Comparative functional responses of native and high-impacting invasive fishes: impact predictions for native prey populations

Authors: Guo, Z., Sheath, D., Amat Trigo, F. and Britton, J.

http://eprints.bournemouth.ac.uk/23778/

Journal: Ecology of Freshwater Fish

Publisher: Consejo Superior de Investigaciones Científicas (CSIC)

ISSN: 1600-0633

This data was imported from Scopus:

Authors: Guo, Z., Sheath, D., Amat Trigo, F. and Britton, J.R.

http://eprints.bournemouth.ac.uk/23778/

Journal: Ecology of Freshwater Fish

Volume: 26

Issue: 4

Pages: 533-540

eISSN: 1600-0633

ISSN: 0906-6691

DOI: 10.1111/eff.12297

© 2016 John Wiley & Sons A/S.Published by John Wiley & Sons Ltd Comparative functional responses (FRs) can predict impacts of invasive species, including piscivorous fishes, via quantifying their depletion of native food resources as a function of prey density. The utility of FRs for predicting impacts on prey populations by invasive fishes of different trophic guilds was tested here by comparing the FRs of the invaders Cyprinus carpio and Carassius auratus, with three native, trophically analogous fishes, Barbus barbus, Squalius cephalus and Tinca tinca. Chironomid larvae and Gammarus pulex were used as prey items. Predictions, developed from studies on the foraging of C. carpio and C. auratus in the literature, were that the invaders would have significantly higher consumption rates for chironomids than the native fishes, but not for G. pulex. Mean consumption rates for chironomids were significantly lower for both invaders than B. barbus and S. cephalus, but were similar to T. tinca. Barbus barbus had a significantly lower consumption rate of G. pulex than both invaders, but there were no significant differences between S. cephalus, T. tinca and the invaders. All FRs were type II, with FR curves for the invaders preying upon chironomids never being significantly higher than the native fishes, contrary to predictions. For G. pulex, some significant differences were apparent between the invaders and native fishes, but again were contrary to predictions. These results indicated that when predation impacts of invasive fishes could also be a function of their population density and body sizes, these parameters should be incorporated into FR models to improve impact predictions.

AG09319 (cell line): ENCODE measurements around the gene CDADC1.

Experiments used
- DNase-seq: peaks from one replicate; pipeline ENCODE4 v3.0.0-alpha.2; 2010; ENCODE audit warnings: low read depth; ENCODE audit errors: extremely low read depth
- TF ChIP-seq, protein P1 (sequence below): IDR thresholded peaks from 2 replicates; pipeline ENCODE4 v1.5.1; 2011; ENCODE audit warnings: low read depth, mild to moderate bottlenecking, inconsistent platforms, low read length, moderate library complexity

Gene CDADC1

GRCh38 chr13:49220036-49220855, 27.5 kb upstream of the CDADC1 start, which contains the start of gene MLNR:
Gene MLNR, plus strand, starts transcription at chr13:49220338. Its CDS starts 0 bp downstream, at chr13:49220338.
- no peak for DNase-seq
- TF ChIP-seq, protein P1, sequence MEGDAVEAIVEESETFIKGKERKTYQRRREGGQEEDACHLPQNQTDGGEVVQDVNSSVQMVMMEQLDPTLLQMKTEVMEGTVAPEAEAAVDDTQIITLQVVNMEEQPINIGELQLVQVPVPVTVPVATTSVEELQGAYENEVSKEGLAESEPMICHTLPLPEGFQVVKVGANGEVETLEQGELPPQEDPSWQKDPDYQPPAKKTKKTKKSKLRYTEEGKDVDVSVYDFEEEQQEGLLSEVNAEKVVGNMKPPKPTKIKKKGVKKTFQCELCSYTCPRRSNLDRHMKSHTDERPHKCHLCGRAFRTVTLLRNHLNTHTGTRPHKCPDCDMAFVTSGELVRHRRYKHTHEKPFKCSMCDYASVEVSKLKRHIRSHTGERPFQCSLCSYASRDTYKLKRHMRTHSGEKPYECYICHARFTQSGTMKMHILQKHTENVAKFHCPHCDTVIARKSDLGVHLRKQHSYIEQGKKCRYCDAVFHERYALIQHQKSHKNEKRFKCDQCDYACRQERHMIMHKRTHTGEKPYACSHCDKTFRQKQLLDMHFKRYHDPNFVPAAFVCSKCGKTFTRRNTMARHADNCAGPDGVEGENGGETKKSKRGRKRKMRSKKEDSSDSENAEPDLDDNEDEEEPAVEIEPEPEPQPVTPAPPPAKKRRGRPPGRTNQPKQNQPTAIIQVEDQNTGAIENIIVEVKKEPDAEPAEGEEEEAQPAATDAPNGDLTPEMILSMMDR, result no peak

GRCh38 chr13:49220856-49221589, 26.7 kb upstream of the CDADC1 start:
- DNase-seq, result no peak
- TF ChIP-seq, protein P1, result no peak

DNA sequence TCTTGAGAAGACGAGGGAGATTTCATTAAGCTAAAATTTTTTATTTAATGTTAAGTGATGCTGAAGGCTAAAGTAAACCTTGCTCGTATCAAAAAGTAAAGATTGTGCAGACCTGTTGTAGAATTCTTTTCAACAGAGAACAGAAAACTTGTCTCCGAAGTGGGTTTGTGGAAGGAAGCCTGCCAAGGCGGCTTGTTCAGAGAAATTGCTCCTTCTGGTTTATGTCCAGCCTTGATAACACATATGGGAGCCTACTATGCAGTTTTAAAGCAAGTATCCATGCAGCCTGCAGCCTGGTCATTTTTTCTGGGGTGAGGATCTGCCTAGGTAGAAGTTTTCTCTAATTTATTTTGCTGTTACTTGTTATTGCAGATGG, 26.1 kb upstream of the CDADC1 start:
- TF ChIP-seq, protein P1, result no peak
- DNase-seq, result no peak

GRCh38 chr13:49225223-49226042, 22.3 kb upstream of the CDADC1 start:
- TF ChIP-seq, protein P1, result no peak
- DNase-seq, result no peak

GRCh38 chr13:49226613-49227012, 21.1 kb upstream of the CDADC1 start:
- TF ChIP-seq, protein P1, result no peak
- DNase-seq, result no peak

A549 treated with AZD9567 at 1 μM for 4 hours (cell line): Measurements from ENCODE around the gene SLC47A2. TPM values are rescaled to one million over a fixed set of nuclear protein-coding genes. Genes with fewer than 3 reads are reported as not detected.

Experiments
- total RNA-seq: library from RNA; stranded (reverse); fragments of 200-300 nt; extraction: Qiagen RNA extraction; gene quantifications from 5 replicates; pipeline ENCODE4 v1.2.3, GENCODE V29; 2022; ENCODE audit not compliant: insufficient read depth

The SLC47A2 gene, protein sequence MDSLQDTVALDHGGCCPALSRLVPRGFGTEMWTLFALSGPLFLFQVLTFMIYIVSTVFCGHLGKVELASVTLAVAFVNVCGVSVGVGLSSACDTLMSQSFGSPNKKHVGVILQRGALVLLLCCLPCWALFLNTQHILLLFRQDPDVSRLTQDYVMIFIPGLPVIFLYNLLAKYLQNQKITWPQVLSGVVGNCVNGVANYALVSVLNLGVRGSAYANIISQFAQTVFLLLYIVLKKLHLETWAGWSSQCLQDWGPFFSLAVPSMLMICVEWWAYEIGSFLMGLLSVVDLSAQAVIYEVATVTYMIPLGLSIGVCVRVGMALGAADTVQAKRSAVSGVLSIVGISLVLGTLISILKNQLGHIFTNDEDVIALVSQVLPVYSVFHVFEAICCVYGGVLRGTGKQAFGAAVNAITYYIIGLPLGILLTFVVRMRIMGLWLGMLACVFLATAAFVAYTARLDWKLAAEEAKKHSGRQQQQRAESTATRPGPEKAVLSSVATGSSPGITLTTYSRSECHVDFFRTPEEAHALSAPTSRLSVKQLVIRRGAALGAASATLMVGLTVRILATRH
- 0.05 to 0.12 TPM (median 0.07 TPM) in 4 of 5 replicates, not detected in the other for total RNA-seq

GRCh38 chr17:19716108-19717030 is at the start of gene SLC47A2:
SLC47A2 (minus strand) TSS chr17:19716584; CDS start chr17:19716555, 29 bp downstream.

This data was imported from Web of Science (Lite):

Authors: Guo, Z., Sheath, D., Amat Trigo, F. and Britton, J.R.

http://eprints.bournemouth.ac.uk/23778/

Journal: ECOLOGY OF FRESHWATER FISH

Volume: 26

Issue: 4

Pages: 533-540

eISSN: 1600-0633

ISSN: 0906-6691

DOI: 10.1111/eff.12297

The data on this page was last updated at 04:58 on April 25, 2019.